Food: A noun that means: material consisting essentially of protein, carbohydrate, and fat used in the body of an organism to sustain growth, repair, and vital processes and to furnish energy also: such food together with supplementary substances (such as minerals, vitamins, and condiments.) This is the definition that the Merriam-Webster dictionary gives. Pretty boring right?
When I think of food I first think about the land and how the food is grown, organic, and what the animals eat...which is what I will eat. For my entire life I have been raised with a huge garden, plus my family in Sicily all have large plots of land to grow vegetables and raise poultry. Unfortunately, when I was little my father bought into the pesticide craze, and I've seen the damage that pesticides have done to my family, by ingesting those chemicals. Not making the same mistake, my little backyard plot of fertile soil is grown organically. Sometimes the pests win, but most of the time I do by being vigilant. A praying mantis helps too! My family in Sicily has also gotten behind the organic farming techniques after experiencing their own health scares.
The blog I'm about to write is about five fantastic individuals who have taken to the land. The eldest is in her late 80's with the youngest in his 20's. There stories are a bit different, but the result is the same...good food from good volcanic soil. (The tomatoes grown in Sicily are the sweetest and most flavorful I have ever had in my meals.) There are many more who farm the land, I just haven't taken their photos....yet!
When I visit Sicily, one of the first things I do is to is to commandeer a ride to my favorite farm, (grazie Ciccio) up in the hills that has a view of Mt. Etna. My rentals are not equipped with the 4 wheel drive it takes to make the 30 plus minute trip up there. I call "Cuzza" my little slice of heaven when I'm up there with Maria. I've been visiting that area for the last three decades, and now only Maria and her son remain, and at 88 years old, she's not sure how long her body will last. Maria dresses the same as I've always seen her, which reminds me that this must have been how the farmers of the day used to dress back in the early part of this century. I hardly recognized her one day when she was dressed in her street clothes. Maria gets up, and every morning either her son or nephews takes her to the farm. She doesn't miss a day. It is an absolute joy seeing her everyday as she strolls past the home I stay at. (Which is why I have hundreds of photos of her!) The words of wisdom she shares with me are so precious and heartwarming.
Two other people: Carmelo and Concetta are wonderful, and I go to their piece of Terra Firma quite often. The lead photo in this blog is of their newest additions to the farm. They are raising turkeys and chickens for their meat and eggs. (I must admit that being at eye level with the turkeys as they race back in to the pen was a bit nerve racking, but it made for a nice photo!) They have been together for many years, and lately Concetta has experienced some health issues, but she still has that warm smile I have known to love.
My first cousin Agatino is tending to his parents plot. The neatly cared for rows of vegetables and fruit trees are just as I remembered them from when I was much younger.The old "shack" that housed a wood burning oven has been replaced with a modern structure complete with a kitchen and a bathroom. His photo is almost in the same spot as I photographed his father over three decades ago.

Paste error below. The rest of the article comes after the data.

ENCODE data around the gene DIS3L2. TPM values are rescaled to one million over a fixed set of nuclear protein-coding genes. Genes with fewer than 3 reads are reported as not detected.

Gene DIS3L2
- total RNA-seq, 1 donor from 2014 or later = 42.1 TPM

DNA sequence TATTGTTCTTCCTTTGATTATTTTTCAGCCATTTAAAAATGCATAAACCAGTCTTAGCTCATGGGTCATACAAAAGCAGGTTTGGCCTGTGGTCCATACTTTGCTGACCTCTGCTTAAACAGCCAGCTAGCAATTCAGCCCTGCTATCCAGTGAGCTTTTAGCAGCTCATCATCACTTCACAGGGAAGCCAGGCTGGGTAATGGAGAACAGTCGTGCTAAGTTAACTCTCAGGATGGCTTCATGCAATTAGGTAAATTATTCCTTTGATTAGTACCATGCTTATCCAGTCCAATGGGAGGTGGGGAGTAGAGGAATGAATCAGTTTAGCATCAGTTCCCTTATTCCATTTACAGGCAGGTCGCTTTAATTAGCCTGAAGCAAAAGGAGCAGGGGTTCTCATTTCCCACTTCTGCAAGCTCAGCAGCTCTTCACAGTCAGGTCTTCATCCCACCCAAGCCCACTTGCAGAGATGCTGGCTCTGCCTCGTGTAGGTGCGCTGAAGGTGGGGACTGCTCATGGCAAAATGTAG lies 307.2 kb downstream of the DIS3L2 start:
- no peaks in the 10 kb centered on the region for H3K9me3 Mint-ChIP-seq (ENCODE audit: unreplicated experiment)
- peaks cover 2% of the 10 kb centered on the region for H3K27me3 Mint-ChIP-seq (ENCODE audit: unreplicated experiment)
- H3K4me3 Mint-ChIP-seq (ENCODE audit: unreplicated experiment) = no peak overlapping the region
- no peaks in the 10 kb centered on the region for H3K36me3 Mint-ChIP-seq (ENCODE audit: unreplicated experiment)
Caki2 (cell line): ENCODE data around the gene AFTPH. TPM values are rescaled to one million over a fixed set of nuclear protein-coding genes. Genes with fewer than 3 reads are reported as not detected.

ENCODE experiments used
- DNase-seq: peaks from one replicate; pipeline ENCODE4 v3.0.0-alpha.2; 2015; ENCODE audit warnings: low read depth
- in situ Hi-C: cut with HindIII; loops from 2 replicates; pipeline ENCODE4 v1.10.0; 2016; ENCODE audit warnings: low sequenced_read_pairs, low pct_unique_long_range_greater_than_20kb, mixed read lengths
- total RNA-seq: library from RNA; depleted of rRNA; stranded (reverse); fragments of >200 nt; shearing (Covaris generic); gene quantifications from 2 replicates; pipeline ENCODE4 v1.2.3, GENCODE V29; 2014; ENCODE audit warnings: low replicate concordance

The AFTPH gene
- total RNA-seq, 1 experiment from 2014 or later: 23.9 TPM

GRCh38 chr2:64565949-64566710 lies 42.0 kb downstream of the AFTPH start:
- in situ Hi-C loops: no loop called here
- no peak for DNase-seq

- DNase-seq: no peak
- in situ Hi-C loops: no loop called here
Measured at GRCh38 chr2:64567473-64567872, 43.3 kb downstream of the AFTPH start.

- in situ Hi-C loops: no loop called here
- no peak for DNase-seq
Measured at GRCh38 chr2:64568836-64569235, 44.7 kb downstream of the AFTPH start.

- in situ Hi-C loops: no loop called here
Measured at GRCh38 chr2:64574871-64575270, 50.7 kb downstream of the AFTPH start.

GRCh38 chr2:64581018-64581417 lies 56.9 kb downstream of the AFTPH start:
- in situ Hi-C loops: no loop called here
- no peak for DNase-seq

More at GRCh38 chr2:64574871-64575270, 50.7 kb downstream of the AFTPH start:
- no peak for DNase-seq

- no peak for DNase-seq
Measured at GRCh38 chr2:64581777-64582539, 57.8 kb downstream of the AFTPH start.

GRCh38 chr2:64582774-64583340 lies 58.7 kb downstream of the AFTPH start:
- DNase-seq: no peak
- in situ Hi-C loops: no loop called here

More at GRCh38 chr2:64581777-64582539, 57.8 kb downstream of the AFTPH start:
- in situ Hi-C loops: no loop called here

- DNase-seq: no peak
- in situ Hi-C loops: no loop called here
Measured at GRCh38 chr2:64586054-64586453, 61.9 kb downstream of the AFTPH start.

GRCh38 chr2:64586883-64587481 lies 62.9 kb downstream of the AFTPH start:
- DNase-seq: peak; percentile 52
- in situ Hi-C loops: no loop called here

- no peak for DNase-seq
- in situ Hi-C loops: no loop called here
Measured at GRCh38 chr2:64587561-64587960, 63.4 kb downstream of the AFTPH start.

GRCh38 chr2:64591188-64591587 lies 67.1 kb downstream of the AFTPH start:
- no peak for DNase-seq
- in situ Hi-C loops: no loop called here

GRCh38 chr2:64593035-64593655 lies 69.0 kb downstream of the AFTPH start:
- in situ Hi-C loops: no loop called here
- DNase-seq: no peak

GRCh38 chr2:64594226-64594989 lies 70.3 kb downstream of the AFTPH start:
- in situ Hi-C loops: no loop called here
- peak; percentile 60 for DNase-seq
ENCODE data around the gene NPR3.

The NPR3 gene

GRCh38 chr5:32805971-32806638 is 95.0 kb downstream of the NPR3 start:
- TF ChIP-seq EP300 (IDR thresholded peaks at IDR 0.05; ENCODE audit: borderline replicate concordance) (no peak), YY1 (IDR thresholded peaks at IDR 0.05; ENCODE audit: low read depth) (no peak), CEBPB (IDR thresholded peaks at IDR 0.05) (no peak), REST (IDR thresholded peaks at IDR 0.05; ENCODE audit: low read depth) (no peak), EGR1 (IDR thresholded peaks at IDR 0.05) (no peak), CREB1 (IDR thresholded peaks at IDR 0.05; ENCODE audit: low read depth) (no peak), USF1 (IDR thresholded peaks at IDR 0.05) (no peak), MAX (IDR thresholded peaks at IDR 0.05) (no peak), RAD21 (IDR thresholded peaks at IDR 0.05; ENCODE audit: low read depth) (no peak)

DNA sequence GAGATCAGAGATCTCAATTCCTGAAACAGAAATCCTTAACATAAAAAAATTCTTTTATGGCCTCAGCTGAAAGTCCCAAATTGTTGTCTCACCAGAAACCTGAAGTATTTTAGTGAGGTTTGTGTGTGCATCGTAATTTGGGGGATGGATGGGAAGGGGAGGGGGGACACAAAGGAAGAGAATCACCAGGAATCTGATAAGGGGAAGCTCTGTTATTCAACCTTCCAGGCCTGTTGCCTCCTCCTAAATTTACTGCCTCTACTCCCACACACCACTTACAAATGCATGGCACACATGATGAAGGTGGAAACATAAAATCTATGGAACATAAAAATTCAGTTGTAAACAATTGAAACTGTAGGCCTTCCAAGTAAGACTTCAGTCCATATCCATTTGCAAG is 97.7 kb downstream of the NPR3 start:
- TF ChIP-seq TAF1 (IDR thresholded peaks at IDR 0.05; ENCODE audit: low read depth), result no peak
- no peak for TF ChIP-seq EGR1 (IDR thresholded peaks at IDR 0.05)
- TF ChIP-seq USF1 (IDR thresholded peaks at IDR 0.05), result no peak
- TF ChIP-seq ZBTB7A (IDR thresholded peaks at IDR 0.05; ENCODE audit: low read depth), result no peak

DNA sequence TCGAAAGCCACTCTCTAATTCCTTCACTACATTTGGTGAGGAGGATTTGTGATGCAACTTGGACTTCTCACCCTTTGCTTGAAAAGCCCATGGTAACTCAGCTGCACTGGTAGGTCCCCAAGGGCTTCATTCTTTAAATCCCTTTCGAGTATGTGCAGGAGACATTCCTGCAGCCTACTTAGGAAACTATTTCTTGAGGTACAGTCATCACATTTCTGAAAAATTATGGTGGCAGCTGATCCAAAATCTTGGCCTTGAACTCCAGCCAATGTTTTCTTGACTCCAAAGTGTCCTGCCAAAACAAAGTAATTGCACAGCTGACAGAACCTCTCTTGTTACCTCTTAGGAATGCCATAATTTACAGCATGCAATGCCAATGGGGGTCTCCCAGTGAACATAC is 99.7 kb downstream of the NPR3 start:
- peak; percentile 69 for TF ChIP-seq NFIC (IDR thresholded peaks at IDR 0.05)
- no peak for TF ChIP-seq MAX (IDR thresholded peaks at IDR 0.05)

There are two people who are different as night and day farming that I have photographed lately. At 86 Maria began cultivating her families plot after her husband retired and they moved back to the village. She went through some trials on getting all of her ancestors land back, but she has been farming it, all by herself, for over 20 years. Maria puts me to shame with her bounty of delicious vegetables that she tends to daily. She leaves early in the morning and walks the 15 minutes it takes to get to her farm. As she walks she says the rosary and touches the wall of the church where her father died. I knew her mother and her aunt was my godmother, so I do have a personal connection to them. She has an infectious smile and boundless energy that I can only hope to have at her age!!!!!
The last person I will highlight is the son of my first cousin, Andrei. At 22 years old he may be the youngest, but he is no less enamored by the earth. His grandmothers plot of land has laid barren for several years, since she became sick and unable to tend to it. As a tribute to his grandmother, Andrei works two jobs and then drives to the garden. He is in the process of fencing in the plot to keep critters out and has even made earthen steps so his grandmother can see his progress. (I ate a lot of zucchini from there!)
My ancestors used to farm, and we still have land way up in the hills. Not an easy ride to get there, so that will remain barren. I can only imagine what it must have been like centuries ago, when all the terraces were cultivated and the town had over 2000 people instead of the dwindling 600 that are left. I love it there, because of the calmness, tranquility and peacefulness of being up in the hills. I've never been a city dweller, and would not ever want to live by the sea, where cars choked the streets and people crowd the beaches. My slice of heaven is 9 kilometers away from all that.
The last photo is of Mario. This is a tribute to all of his farming years. In failing health, he has been one of my photo subjects for years at Cuzza. It saddened my heart to see him at home and not in the terraced hills of Sicily. He was one of the people who first welcomed me to the farm, and explained all about the soil and its importance to the community.
Detroit People & Commercial Photographer